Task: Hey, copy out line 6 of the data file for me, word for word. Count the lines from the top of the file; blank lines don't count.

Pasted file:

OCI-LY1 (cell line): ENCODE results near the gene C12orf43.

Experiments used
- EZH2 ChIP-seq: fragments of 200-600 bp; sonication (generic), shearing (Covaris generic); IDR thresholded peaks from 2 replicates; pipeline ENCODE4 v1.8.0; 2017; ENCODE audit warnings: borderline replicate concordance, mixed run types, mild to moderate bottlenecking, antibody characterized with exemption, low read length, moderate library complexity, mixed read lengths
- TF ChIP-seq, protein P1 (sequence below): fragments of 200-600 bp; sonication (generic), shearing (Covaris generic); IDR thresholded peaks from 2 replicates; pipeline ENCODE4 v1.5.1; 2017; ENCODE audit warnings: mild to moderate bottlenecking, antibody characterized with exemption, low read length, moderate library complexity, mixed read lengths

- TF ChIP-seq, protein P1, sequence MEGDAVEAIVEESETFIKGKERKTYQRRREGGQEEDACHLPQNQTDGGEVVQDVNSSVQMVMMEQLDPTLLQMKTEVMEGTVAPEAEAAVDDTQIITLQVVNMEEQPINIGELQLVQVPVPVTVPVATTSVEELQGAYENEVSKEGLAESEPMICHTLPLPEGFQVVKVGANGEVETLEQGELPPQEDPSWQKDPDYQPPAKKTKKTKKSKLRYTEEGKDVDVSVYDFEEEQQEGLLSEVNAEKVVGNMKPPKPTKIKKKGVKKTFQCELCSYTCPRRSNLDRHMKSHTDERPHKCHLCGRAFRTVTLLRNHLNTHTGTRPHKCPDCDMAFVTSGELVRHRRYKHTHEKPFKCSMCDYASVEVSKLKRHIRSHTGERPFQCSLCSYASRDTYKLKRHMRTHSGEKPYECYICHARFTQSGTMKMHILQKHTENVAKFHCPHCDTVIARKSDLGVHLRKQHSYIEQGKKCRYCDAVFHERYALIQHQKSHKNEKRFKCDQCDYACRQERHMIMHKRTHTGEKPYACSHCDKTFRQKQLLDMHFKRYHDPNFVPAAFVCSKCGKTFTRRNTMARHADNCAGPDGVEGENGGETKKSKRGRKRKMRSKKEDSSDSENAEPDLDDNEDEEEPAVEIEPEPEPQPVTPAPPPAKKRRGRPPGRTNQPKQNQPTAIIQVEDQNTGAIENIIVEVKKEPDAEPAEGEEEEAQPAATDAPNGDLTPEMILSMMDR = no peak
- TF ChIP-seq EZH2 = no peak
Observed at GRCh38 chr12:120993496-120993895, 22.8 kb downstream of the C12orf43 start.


- TF ChIP-seq EZH2 = no peak